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Capital Audiofest 2016: Because Tidal, enough said

CAF-Tidal-4439

I was told, years ago, that there were certain expectations that were completely legitimate to cling to. Horns have a certain sound to them, for example. As do triodes. And panel speakers. And ceramic drivers.

The problem, perhaps obvious giving the way I’m framing this, is that most of these expectations are wrong. Or, if not wrong in kind, certainly wrong in degree. Panel speakers do tend to blow up images to larger-than-life. Horns do tend to sound discontinuous. Triodes do tend to sound soft. And ceramic drivers are not dynamic.

Yeah, about that last one ….

I’m not exactly sure where that comes from, to be fair. There may well have been some issues with early Accuton drivers, or drivers from other manufacturers, with some kind of brittleness — I don’t really know. If so, that was all before my time. My experience with ceramic drivers is almost exclusively through widgets made by Accuton, and has not been problematic in any way. My experience, quite to the contrary, is that they can play loud-as-hell, and even better, play loud and clean — that is, no breakup or worry about a crash-and-burn, and still provide a crazy-real view into the microdynamics of any venue or performance.

Take Tidal, for example.

Tidal (the German loudspeaker company, not the streaming media service) makes ultra-lux loudspeakers that feature the latest work coming out of Accuton. These speakers feature a precision crossover design that has the appearance of being absolutely coherent. Add in their growing use of the Accuton “diamond” drivers for an ever-more-perfect pistonic approach (which they call “Diacera”), and we find Tidal pushing the boundaries of accuracy-in-reproduction. These speakers are warm, full-of-life, and breathtakingly rich in their sound, with a level of detail I’ve not heard outside of headphones. And the sound of a Tidal speaker is entirely in keeping with the elegance and style of the package that the sound comes wrapped it — quite simply, it’s stunning. So much so, that I bought a pair.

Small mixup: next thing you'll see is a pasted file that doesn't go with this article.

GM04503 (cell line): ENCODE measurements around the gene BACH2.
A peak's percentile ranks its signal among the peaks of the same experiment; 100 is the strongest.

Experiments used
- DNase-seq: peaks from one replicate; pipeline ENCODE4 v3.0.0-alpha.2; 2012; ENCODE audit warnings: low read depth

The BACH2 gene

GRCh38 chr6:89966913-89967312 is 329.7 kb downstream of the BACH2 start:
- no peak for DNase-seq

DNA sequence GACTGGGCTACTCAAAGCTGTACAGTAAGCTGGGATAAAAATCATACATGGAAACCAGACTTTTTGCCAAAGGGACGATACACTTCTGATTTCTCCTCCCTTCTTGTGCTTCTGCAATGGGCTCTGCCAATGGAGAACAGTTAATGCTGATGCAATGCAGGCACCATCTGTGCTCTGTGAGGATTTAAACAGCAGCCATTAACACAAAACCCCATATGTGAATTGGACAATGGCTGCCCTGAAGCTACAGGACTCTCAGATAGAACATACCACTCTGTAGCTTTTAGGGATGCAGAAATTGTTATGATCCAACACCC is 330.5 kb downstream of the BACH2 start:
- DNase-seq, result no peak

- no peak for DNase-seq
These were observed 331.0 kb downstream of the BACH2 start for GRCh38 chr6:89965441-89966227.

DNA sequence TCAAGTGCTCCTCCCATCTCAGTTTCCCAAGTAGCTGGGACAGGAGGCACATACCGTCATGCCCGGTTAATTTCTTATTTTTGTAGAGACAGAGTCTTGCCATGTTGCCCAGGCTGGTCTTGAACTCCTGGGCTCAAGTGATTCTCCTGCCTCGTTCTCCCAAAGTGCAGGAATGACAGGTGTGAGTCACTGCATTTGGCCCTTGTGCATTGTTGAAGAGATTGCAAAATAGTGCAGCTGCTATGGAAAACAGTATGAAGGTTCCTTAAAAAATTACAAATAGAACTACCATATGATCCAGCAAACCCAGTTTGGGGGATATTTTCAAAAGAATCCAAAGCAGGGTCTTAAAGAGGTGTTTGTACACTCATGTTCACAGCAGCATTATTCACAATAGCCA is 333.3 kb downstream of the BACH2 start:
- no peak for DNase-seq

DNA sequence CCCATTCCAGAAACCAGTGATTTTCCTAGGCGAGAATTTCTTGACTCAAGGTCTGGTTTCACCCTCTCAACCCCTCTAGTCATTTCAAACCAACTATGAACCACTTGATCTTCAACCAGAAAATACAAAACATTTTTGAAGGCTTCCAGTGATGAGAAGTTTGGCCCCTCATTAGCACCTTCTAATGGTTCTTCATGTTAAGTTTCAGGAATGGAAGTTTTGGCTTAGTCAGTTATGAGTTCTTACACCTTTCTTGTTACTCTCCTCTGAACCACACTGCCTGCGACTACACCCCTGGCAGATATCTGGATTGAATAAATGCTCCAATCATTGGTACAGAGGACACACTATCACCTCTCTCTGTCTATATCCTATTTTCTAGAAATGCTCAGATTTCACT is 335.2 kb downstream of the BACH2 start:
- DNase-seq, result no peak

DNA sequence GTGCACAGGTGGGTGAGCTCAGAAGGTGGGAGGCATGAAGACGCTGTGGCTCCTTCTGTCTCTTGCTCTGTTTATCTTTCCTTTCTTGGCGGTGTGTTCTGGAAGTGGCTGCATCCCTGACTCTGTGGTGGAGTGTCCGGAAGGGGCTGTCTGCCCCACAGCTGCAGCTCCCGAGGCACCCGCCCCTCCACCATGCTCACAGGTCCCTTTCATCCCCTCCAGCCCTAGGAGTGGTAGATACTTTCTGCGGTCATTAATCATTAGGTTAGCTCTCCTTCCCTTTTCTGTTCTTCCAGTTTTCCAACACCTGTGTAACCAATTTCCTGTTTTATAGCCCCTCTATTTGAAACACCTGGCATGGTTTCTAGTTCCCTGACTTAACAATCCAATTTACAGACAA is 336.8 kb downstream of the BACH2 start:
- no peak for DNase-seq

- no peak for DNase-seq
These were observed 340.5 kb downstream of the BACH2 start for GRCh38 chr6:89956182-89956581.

award-sighting-smDoug White of The Voice That Is, a Philly-area dealer for Tidal, Bricasti, Aurender, Brinkmann and more, has been my go-to for almost a decade, especially when I’m actively considering raiding my retirement fund. As a dealer, his approach is completely service-oriented, but he’s very laid back — as he says, he’s in this for the long-haul and not the quick sale, so don’t bother asking for his “best price”. But you want to know what the deal is, or how to make your dollar go farthest — even when you’re exploring the very reaches of what’s possible in the sonic arts — then Doug is worth the call.

While I’m blowing smoke in my friend’s general direction (insert a winky-face here), I will offer that there’s a couple of things to keep in mind about Tidal speakers. One, they’re nowhere in the neighborhood of cheap. Don’t bother calling any dealer and expect to get an Amazon “deal-of-the-day”. One look at the speaker will tell you why that is — that finish is crazy. That’s not hours worth of labor, pulling that level of luster off of that natural wood veneer, that’s weeks. There really is nothing that looks like this on the market today — anywhere. And when they say “piano black”, just be aware that piano makers have never seen this finish before. Trust me on this one.

But for those that are looking for a bit of a break, well, Tidal now is offering a different approach — a no-finger-print “Velvetec” finish that goes a long way toward bringing the price way down.